The Amish culture is fascinating. As American society becomes increasingly dependent on technology and, some would argue, increasingly distanced from the land, the Amish maintain their historically “simple” way of life. Their homes have no televisions, or even phones. They don’t use the internet. The children don’t play computer games. What, then, do they do? How do they live? It’s intriguing.

Guests of South Boston Virginia Bed and Breakfasts may notice horse drawn buggies clip clopping along the road, carrying simply clad men, women, boys, and girls. It is not unusual for children to stare and wave as cars pass – after all, with no television, radio, or internet, “English” culture is as strange to them as the Amish culture may be to you.

While traveling through Halifax Country, absorbing the beauty of Amish and “English” farmland, keep an eye out for Amish businesses. As a rule, Amish people are polite and friendly, and when the occasion arises, they are happy to chat with outsiders. The best way to do this is in a shop. Ask your Southern Virginia Bed and Breakfast innkeepers if they know of local Amish businesses or farmer’s markets. The Amish are superlative craftsmen, and their goods, from furniture to quilts to jams and baked treats, are appreciated by one and all.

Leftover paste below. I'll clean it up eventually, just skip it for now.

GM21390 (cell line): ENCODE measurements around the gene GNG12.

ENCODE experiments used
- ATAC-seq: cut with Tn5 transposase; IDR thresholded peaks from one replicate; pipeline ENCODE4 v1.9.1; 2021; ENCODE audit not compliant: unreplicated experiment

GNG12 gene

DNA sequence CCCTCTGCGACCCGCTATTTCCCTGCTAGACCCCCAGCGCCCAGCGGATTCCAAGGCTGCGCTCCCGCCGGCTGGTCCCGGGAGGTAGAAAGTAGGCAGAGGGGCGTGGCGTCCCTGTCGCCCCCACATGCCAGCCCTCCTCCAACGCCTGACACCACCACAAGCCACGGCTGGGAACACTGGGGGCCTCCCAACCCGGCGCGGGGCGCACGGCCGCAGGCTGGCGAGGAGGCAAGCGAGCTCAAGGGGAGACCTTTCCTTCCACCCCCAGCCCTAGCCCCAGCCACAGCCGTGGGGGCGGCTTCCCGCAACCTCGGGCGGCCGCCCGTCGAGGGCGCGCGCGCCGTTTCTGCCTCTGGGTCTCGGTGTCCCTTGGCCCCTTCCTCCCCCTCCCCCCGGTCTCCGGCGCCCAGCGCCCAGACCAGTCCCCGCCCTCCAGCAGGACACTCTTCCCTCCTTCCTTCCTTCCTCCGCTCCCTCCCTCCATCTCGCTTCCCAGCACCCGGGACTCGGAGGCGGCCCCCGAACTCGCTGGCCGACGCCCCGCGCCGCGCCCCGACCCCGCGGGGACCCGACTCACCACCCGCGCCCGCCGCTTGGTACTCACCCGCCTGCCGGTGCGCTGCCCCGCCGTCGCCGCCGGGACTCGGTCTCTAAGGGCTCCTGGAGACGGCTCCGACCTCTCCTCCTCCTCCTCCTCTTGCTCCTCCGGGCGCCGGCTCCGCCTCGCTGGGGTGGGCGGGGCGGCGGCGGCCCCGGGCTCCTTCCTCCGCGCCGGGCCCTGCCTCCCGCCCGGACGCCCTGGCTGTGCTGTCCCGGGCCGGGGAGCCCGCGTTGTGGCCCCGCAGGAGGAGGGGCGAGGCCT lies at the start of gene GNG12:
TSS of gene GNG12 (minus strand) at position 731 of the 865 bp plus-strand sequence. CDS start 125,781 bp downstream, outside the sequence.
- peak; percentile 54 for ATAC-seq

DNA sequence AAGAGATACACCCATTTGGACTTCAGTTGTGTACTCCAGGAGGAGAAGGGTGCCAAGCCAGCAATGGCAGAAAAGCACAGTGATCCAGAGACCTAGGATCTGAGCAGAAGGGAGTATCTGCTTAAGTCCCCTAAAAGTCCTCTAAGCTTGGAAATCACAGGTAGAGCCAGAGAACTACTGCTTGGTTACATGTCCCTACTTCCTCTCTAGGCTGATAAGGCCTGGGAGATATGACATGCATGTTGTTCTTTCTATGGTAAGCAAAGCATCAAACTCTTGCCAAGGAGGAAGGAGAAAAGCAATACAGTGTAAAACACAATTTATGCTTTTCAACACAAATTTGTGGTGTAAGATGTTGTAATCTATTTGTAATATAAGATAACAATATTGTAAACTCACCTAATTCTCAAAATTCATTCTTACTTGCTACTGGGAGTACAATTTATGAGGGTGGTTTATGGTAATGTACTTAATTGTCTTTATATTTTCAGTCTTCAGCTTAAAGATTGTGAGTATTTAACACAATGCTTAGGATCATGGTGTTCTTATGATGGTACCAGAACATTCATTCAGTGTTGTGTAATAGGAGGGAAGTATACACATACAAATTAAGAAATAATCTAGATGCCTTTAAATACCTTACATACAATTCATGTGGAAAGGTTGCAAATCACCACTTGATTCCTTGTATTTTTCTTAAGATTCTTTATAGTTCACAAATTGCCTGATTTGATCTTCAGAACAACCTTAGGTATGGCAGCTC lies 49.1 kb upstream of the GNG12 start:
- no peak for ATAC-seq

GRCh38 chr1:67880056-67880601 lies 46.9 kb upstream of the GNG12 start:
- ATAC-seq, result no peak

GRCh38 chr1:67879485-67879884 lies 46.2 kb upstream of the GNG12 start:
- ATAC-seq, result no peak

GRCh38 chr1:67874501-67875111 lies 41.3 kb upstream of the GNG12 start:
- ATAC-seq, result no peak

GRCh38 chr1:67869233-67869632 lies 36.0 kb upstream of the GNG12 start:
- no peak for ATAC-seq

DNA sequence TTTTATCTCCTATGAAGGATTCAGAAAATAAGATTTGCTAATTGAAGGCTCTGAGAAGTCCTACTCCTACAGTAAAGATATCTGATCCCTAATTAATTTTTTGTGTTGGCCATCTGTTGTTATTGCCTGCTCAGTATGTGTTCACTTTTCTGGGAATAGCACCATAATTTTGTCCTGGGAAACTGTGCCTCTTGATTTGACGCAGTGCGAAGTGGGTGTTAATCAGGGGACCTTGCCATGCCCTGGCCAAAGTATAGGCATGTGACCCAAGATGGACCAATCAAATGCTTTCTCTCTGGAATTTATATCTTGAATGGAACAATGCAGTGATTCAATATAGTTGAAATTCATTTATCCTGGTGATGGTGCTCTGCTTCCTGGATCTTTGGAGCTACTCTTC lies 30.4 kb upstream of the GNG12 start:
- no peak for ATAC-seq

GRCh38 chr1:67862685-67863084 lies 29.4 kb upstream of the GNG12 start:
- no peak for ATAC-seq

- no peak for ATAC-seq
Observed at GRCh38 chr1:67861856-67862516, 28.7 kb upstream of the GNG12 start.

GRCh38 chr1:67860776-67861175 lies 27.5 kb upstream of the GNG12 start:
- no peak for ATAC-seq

Cycling the Wicomico to Fleeton Loop

Monday, February 28th, 2011

Spring is a lovely time to cycle in the Chesapeake Bay region of Virginia. Make your way from one picturesque town to the next, stopping to enjoy the sights and meals of fresh seafood. Travel between Chesapeake Bay VA Bed and Breakfasts, or use one as a base and make daily excursions.

The Wicomico to Fleeton Loop runs between the quaint villages of Reedville and Fleeton, by Ingram Bay. Begin the ride with a hearty meal at a Fleeton VA Bed and Breakfast – one that will keep your feet happily pedaling for hours. Then make your way north towards Reedville, a historic town with a thriving fishing industry. The main road would get you to Reedville in under four miles, but the Wicomico – Fleeton Loop takes a longer, more scenic route; the entire loop is just under 27 miles.

The cycling trail leads to the Wicomico River Bridge Fishing Pier, a good spot to rest with a picnic. Several restaurants in this little town are good options, too. The Crazy Crab is an excellent restaurant with a water view; think of fresh crabmeat piled on a fried soft crab. Tommy’s and the Fairport Marina are two other good lunch spots. Before getting back on your bike, check out the Reedville Fishermen’s Museum.

The view from Reedville.

For more information about about the Wicomico – Fleeton Loop, please see Northern Neck Cycling.